The city gets about 1,900 requests a month to clean up or remove homeless encampments, nearly three times more than two years ago.
Increasingly desperate officials have designated lots where people who live in their cars can legally park for the night and made 1,400 bins available to the homeless to store their belongings. There are plans to lodge people in trailers on city property.
The homeless’ ranks have been swelled by military veterans, young people emerging from foster homes, refugees from domestic abuse and inmates released under an initiative that made it easier to parole non-violent offenders. About three in 10 homeless people are mentally ill, and two in 10 are addicts.
And housing is just too expensive. In California, eight in 10 homes for sale are not affordable on a public teacher’s salary.
Almost six months after the Bel Air wildfire, in the neighborhood that was evacuated, there’s talk of helping the homeless, and of keeping them out.
Robin Greenberg believes the homeless won’t resettle in the canyons and instead will stay closer to services. She plans to keep going to Skid Row to help: “I like interacting with them. I like it when people say, ‘Thank you.’ I’ve brought my grandchildren.’’
But another longtime resident, Nickie Miner, says that in an arid landscape subject to high winds, homeless camps are a threat to public safety. And she says some of the homeless don’t want help: “They want be survivalists, and they want to do it in our hills." Residents have been going on a social networking site to report homeless sightings. A man was seen walking in the street near traffic, apparently “off his meds.’’ One resident has raised the possibility of deploying a drone to spy on potential camp sites.
The extremes of the Gilded Age were moderated in the Progressive Era that followed. But the seeds of reform — the income tax, antitrust laws, limits on working hours and child labor — were planted in the Gilded Age.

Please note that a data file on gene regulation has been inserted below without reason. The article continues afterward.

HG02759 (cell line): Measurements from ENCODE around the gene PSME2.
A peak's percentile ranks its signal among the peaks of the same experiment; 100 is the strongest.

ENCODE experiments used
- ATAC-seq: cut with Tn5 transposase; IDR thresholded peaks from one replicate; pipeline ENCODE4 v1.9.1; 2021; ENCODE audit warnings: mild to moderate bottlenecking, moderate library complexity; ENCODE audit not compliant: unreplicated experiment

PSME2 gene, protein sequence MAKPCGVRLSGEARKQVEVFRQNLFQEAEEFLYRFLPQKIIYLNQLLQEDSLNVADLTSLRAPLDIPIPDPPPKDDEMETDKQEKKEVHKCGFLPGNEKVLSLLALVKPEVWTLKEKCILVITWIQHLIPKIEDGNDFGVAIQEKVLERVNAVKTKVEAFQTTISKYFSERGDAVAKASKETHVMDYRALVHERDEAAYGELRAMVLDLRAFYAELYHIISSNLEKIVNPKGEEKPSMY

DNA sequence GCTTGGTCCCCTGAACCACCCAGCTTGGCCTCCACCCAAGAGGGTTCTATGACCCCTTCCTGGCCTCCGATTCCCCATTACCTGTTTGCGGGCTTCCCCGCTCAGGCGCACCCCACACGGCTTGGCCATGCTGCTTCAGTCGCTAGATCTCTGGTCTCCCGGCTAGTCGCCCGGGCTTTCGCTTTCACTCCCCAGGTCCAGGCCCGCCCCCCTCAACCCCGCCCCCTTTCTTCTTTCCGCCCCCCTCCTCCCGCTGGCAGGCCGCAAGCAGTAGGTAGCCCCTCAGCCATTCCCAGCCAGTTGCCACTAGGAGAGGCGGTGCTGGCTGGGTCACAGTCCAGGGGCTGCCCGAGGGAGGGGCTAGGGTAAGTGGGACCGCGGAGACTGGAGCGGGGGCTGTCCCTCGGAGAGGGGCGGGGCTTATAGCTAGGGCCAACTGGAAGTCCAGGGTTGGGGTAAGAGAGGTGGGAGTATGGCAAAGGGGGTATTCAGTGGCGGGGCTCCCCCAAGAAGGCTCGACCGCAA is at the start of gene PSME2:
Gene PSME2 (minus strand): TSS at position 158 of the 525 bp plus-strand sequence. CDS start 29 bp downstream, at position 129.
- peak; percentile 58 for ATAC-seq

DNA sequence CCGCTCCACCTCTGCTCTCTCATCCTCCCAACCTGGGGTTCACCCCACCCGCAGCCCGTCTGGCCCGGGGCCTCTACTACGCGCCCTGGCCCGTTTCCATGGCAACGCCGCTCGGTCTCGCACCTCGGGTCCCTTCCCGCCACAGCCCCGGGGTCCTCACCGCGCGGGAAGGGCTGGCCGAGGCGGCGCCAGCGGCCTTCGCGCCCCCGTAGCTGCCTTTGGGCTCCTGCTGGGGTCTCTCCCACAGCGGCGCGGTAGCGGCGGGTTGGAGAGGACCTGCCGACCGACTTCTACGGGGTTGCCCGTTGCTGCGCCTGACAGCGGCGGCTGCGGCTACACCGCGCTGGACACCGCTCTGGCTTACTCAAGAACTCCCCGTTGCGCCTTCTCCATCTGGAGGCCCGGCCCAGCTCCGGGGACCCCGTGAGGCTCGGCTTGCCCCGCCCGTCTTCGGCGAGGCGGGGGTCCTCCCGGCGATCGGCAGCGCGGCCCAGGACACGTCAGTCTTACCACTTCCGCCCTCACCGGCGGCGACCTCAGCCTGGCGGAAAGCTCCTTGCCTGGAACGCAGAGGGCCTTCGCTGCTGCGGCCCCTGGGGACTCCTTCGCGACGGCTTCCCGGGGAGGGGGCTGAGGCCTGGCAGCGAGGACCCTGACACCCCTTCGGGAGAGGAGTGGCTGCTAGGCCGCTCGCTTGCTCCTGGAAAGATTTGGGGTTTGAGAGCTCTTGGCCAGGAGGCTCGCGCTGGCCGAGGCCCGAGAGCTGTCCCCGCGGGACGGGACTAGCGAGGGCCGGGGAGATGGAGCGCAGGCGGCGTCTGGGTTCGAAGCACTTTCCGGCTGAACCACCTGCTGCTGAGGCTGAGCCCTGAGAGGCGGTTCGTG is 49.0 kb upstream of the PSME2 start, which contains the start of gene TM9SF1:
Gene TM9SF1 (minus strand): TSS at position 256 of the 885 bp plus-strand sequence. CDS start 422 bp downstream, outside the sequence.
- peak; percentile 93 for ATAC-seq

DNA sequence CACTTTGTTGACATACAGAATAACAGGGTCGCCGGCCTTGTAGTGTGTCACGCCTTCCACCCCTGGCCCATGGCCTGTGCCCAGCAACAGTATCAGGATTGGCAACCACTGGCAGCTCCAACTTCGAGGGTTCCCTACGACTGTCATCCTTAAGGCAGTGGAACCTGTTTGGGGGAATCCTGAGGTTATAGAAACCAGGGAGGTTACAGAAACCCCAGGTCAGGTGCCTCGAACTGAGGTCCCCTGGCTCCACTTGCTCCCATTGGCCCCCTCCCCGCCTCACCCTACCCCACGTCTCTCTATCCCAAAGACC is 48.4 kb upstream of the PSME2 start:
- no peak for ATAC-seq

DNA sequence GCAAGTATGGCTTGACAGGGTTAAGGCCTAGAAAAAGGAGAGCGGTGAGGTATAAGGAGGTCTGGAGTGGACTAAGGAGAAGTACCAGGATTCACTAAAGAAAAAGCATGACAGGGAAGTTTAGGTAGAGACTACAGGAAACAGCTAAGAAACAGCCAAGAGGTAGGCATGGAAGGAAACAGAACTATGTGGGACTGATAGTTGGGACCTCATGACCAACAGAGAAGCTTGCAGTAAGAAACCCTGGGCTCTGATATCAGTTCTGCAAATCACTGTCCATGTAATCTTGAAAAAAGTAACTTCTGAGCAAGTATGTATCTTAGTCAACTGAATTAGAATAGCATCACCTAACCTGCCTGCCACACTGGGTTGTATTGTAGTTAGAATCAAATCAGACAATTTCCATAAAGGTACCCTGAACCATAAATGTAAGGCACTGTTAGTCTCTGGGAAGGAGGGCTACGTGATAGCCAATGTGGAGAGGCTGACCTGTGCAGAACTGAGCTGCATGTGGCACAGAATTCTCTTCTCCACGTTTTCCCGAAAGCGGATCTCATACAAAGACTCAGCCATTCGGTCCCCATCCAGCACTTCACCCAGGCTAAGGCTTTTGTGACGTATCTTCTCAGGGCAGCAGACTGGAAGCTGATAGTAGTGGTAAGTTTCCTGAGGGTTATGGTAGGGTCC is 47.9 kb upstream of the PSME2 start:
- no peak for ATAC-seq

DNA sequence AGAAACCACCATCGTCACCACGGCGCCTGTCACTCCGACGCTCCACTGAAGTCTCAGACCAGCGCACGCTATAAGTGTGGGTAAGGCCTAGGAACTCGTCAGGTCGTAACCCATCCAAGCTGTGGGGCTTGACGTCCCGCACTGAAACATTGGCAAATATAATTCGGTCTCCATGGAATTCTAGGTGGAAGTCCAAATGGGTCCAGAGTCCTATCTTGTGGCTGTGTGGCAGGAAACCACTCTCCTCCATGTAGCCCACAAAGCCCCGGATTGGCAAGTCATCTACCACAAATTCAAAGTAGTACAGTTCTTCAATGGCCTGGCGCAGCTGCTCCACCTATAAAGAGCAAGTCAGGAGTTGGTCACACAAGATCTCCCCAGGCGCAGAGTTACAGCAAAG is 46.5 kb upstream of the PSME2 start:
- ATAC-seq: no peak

Such seeds may be there today, if we look for them.
Consider the experience of Bel Air’s similarly affluent neighbor to the west, Pacific Palisades.
In November 2015, a man in a homeless encampment, using a lit paper bag as a flashlight, started a fire that endangered several homes. Police ejected all the homeless, including Victor Jimenez, who’d lost his home after losing his job as a videographer at a law firm.
But a Pacific Palisades residents’ committee privately raised $125,000 to hire two social workers to connect the homeless — defined by the committee as Palisades “residents’’ if they’d been in town for six months — with housing and services.
One worker helped Jimenez, 49, get a job and an apartment downtown. He’s grateful but under no illusions about what prompted it: “After the fire, the money was there.’’
Which may be what it takes.
Homelessness has been a sort of conflagration for greater Los Angeles, which also happens to be where the national taxpayer revolt began four decades ago, with Howard Jarvis and Proposition 13.
And yet in 2016 voters approved a $1.2 billion city bond to build supported housing for the homeless. And last year they passed a county sales tax to fund homeless services.
On the scorched hillsides of Bel Air, the flowers known as "fire followers" are beginning to bloom.